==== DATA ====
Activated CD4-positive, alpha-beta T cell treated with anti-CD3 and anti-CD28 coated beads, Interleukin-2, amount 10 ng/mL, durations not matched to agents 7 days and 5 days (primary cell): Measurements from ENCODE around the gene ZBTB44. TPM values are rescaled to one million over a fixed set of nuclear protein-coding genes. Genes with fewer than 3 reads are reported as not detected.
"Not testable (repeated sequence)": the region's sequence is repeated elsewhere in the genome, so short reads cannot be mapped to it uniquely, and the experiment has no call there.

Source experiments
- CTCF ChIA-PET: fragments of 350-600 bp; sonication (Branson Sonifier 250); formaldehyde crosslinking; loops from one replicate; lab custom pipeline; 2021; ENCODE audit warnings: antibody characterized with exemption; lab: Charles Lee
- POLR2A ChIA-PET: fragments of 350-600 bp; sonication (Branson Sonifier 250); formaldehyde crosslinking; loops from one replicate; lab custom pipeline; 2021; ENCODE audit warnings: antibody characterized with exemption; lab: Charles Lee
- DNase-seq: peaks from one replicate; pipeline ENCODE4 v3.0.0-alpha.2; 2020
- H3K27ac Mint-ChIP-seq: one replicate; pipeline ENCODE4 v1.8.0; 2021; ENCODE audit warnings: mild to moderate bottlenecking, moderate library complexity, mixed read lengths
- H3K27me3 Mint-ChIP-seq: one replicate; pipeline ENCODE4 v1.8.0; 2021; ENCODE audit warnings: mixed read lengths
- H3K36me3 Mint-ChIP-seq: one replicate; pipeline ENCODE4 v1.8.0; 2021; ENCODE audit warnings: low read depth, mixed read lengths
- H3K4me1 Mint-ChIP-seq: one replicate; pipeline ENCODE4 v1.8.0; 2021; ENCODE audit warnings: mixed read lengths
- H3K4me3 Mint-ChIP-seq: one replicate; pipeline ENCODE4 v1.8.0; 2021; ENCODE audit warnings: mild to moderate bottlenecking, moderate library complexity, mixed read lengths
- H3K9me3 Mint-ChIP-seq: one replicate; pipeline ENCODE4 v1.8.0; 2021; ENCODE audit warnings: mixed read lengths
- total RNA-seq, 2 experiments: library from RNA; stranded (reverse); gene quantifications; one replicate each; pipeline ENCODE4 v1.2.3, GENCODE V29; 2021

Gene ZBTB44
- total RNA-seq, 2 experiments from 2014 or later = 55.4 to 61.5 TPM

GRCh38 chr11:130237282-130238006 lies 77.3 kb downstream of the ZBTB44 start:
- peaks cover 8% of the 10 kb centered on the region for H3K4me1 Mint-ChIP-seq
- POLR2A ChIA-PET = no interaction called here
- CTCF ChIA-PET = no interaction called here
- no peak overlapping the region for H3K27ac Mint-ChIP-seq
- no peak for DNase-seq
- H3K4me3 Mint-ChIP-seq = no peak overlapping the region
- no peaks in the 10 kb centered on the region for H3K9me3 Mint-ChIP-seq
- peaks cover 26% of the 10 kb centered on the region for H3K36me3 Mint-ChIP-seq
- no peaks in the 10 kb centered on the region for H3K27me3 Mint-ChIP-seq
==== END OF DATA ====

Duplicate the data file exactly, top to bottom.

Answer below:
Activated CD4-positive, alpha-beta T cell treated with anti-CD3 and anti-CD28 coated beads, Interleukin-2, amount 10 ng/mL, durations not matched to agents 7 days and 5 days (primary cell): Measurements from ENCODE around the gene ZBTB44. TPM values are rescaled to one million over a fixed set of nuclear protein-coding genes. Genes with fewer than 3 reads are reported as not detected.
"Not testable (repeated sequence)": the region's sequence is repeated elsewhere in the genome, so short reads cannot be mapped to it uniquely, and the experiment has no call there.

Source experiments
- CTCF ChIA-PET: fragments of 350-600 bp; sonication (Branson Sonifier 250); formaldehyde crosslinking; loops from one replicate; lab custom pipeline; 2021; ENCODE audit warnings: antibody characterized with exemption; lab: Charles Lee
- POLR2A ChIA-PET: fragments of 350-600 bp; sonication (Branson Sonifier 250); formaldehyde crosslinking; loops from one replicate; lab custom pipeline; 2021; ENCODE audit warnings: antibody characterized with exemption; lab: Charles Lee
- DNase-seq: peaks from one replicate; pipeline ENCODE4 v3.0.0-alpha.2; 2020
- H3K27ac Mint-ChIP-seq: one replicate; pipeline ENCODE4 v1.8.0; 2021; ENCODE audit warnings: mild to moderate bottlenecking, moderate library complexity, mixed read lengths
- H3K27me3 Mint-ChIP-seq: one replicate; pipeline ENCODE4 v1.8.0; 2021; ENCODE audit warnings: mixed read lengths
- H3K36me3 Mint-ChIP-seq: one replicate; pipeline ENCODE4 v1.8.0; 2021; ENCODE audit warnings: low read depth, mixed read lengths
- H3K4me1 Mint-ChIP-seq: one replicate; pipeline ENCODE4 v1.8.0; 2021; ENCODE audit warnings: mixed read lengths
- H3K4me3 Mint-ChIP-seq: one replicate; pipeline ENCODE4 v1.8.0; 2021; ENCODE audit warnings: mild to moderate bottlenecking, moderate library complexity, mixed read lengths
- H3K9me3 Mint-ChIP-seq: one replicate; pipeline ENCODE4 v1.8.0; 2021; ENCODE audit warnings: mixed read lengths
- total RNA-seq, 2 experiments: library from RNA; stranded (reverse); gene quantifications; one replicate each; pipeline ENCODE4 v1.2.3, GENCODE V29; 2021

Gene ZBTB44
- total RNA-seq, 2 experiments from 2014 or later = 55.4 to 61.5 TPM

GRCh38 chr11:130237282-130238006 lies 77.3 kb downstream of the ZBTB44 start:
- peaks cover 8% of the 10 kb centered on the region for H3K4me1 Mint-ChIP-seq
- POLR2A ChIA-PET = no interaction called here
- CTCF ChIA-PET = no interaction called here
- no peak overlapping the region for H3K27ac Mint-ChIP-seq
- no peak for DNase-seq
- H3K4me3 Mint-ChIP-seq = no peak overlapping the region
- no peaks in the 10 kb centered on the region for H3K9me3 Mint-ChIP-seq
- peaks cover 26% of the 10 kb centered on the region for H3K36me3 Mint-ChIP-seq
- no peaks in the 10 kb centered on the region for H3K27me3 Mint-ChIP-seq